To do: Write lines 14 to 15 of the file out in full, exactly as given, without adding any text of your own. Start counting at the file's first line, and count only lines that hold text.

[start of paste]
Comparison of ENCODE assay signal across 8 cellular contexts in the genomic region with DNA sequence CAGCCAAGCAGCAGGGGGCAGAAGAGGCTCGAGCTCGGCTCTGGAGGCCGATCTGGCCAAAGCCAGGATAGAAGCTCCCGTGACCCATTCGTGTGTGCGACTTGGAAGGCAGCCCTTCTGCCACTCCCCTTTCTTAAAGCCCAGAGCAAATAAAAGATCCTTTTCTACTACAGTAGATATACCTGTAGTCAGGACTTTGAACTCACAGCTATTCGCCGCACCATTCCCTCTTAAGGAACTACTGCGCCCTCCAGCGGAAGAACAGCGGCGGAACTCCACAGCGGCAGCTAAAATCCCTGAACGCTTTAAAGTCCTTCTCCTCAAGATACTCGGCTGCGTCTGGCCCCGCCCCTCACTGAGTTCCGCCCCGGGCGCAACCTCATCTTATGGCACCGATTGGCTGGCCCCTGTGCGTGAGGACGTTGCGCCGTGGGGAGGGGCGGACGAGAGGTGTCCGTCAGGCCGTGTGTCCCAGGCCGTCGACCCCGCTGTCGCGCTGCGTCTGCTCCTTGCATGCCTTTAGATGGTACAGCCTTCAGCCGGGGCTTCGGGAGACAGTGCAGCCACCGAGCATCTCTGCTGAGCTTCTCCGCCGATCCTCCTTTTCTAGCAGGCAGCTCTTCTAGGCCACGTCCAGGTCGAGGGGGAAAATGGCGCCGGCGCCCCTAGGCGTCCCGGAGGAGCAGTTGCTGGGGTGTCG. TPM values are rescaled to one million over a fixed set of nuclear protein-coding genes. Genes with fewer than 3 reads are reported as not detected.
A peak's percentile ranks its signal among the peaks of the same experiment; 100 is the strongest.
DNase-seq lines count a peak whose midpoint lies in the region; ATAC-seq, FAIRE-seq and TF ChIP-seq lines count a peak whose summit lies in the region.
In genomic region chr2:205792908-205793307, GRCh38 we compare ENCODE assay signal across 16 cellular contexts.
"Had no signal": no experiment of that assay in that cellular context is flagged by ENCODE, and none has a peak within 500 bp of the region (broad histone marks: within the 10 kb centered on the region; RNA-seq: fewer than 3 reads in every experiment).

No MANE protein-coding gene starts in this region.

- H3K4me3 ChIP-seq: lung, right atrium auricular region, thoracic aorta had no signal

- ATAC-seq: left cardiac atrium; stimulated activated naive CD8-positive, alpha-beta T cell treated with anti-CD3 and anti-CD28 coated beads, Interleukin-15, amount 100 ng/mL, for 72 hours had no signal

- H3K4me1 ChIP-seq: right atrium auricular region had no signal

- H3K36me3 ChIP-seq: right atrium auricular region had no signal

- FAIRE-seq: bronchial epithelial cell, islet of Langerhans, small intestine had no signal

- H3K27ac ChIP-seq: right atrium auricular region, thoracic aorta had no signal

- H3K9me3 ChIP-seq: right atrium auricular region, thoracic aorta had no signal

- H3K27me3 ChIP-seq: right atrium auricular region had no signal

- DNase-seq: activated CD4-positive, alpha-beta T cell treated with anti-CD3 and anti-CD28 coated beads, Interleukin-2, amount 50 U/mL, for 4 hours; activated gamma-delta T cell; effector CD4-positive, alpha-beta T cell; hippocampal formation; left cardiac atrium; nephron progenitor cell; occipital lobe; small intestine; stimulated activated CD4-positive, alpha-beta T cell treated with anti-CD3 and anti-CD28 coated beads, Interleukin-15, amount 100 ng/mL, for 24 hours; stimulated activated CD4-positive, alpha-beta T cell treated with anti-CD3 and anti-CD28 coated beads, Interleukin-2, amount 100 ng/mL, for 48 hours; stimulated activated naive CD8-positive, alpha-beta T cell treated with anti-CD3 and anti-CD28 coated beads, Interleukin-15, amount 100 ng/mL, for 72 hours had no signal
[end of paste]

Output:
- H3K27me3 ChIP-seq: right atrium auricular region had no signal

- DNase-seq: activated CD4-positive, alpha-beta T cell treated with anti-CD3 and anti-CD28 coated beads, Interleukin-2, amount 50 U/mL, for 4 hours; activated gamma-delta T cell; effector CD4-positive, alpha-beta T cell; hippocampal formation; left cardiac atrium; nephron progenitor cell; occipital lobe; small intestine; stimulated activated CD4-positive, alpha-beta T cell treated with anti-CD3 and anti-CD28 coated beads, Interleukin-15, amount 100 ng/mL, for 24 hours; stimulated activated CD4-positive, alpha-beta T cell treated with anti-CD3 and anti-CD28 coated beads, Interleukin-2, amount 100 ng/mL, for 48 hours; stimulated activated naive CD8-positive, alpha-beta T cell treated with anti-CD3 and anti-CD28 coated beads, Interleukin-15, amount 100 ng/mL, for 72 hours had no signal